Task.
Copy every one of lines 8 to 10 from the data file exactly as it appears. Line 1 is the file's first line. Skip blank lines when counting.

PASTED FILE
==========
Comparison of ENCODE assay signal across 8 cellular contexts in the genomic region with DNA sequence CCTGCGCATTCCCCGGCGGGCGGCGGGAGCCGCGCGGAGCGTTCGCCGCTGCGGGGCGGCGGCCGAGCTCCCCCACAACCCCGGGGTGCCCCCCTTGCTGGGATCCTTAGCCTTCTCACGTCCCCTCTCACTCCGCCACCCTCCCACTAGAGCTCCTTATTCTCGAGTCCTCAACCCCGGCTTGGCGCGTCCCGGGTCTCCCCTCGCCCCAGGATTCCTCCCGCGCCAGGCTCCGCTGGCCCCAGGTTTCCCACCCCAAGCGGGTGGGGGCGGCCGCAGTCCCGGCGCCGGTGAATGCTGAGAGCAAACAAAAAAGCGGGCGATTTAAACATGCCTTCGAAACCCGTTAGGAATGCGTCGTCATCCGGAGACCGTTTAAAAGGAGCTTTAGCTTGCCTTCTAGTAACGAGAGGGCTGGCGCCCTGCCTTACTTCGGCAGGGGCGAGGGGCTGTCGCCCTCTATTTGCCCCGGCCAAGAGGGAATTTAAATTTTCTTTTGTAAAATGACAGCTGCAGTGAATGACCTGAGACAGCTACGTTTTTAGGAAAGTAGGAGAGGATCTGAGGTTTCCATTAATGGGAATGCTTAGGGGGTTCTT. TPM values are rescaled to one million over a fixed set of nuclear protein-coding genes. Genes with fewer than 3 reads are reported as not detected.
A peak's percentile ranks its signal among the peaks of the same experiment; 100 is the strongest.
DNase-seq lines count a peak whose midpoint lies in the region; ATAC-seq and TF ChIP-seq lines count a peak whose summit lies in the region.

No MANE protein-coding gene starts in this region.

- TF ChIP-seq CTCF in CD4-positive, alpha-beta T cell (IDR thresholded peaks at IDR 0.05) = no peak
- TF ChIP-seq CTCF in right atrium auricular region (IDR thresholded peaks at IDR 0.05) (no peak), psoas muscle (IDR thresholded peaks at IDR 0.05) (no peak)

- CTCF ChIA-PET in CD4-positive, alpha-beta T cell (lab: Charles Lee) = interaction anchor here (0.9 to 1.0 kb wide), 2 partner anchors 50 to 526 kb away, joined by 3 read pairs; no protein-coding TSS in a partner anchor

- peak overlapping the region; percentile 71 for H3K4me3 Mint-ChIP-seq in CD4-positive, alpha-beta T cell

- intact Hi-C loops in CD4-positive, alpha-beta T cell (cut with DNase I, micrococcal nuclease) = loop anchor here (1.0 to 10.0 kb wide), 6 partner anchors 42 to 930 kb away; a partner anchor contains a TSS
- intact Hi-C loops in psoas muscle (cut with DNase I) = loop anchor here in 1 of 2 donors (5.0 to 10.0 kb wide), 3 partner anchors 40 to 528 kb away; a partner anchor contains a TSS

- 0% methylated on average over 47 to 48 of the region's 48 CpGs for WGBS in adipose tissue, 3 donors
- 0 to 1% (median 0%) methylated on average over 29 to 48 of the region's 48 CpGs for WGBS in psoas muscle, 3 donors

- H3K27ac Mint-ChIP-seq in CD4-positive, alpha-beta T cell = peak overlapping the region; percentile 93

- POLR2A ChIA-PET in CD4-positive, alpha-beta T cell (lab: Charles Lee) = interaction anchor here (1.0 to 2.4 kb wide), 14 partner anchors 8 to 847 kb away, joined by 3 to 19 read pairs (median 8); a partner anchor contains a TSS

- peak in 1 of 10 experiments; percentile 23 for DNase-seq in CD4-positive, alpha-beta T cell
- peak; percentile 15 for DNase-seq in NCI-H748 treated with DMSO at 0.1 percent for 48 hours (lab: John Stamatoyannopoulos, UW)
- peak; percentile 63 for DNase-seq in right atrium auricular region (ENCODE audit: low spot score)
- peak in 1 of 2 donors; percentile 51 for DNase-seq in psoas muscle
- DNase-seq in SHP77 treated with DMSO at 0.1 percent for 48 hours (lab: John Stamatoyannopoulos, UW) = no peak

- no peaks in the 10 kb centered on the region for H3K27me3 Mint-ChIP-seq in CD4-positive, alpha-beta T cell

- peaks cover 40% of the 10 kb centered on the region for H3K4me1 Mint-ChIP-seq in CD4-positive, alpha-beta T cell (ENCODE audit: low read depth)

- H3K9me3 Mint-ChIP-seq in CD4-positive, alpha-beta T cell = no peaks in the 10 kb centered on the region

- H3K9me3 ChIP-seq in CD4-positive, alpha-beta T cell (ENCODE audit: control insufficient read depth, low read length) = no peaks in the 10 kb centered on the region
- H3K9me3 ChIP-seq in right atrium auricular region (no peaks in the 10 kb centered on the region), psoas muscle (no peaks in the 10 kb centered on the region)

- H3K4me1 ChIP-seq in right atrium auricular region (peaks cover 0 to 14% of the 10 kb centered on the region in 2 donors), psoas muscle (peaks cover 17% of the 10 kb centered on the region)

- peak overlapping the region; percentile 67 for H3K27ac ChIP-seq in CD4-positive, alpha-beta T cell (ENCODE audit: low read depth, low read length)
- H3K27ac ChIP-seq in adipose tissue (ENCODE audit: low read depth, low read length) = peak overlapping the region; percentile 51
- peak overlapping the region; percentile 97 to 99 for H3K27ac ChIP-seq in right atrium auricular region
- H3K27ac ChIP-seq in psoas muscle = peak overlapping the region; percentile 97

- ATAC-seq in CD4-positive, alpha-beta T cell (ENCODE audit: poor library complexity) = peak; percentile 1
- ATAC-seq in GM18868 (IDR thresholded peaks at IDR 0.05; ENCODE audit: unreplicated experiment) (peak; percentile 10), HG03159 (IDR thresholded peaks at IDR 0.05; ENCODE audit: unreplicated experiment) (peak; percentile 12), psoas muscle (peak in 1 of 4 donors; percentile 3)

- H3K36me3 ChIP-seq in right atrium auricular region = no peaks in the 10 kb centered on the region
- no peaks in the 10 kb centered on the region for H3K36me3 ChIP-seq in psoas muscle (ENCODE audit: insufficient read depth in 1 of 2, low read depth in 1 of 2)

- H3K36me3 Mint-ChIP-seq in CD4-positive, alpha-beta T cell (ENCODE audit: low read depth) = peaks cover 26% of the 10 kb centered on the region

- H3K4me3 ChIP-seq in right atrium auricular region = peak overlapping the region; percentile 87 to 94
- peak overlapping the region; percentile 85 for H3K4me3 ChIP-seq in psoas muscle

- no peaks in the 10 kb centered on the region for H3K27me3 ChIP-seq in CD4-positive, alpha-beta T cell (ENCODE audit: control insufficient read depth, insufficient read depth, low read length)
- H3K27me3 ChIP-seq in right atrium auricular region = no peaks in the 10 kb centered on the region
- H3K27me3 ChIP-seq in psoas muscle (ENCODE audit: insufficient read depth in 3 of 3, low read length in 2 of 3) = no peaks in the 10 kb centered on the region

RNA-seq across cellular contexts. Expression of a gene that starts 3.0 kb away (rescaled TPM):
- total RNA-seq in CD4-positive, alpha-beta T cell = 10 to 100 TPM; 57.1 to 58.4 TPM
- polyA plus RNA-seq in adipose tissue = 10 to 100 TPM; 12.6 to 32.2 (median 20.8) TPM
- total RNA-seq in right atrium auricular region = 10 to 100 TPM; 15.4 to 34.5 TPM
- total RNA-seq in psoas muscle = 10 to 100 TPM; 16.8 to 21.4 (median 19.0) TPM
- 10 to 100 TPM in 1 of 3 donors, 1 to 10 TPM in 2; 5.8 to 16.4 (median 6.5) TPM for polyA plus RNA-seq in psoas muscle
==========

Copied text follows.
- peak overlapping the region; percentile 71 for H3K4me3 Mint-ChIP-seq in CD4-positive, alpha-beta T cell

- intact Hi-C loops in CD4-positive, alpha-beta T cell (cut with DNase I, micrococcal nuclease) = loop anchor here (1.0 to 10.0 kb wide), 6 partner anchors 42 to 930 kb away; a partner anchor contains a TSS
- intact Hi-C loops in psoas muscle (cut with DNase I) = loop anchor here in 1 of 2 donors (5.0 to 10.0 kb wide), 3 partner anchors 40 to 528 kb away; a partner anchor contains a TSS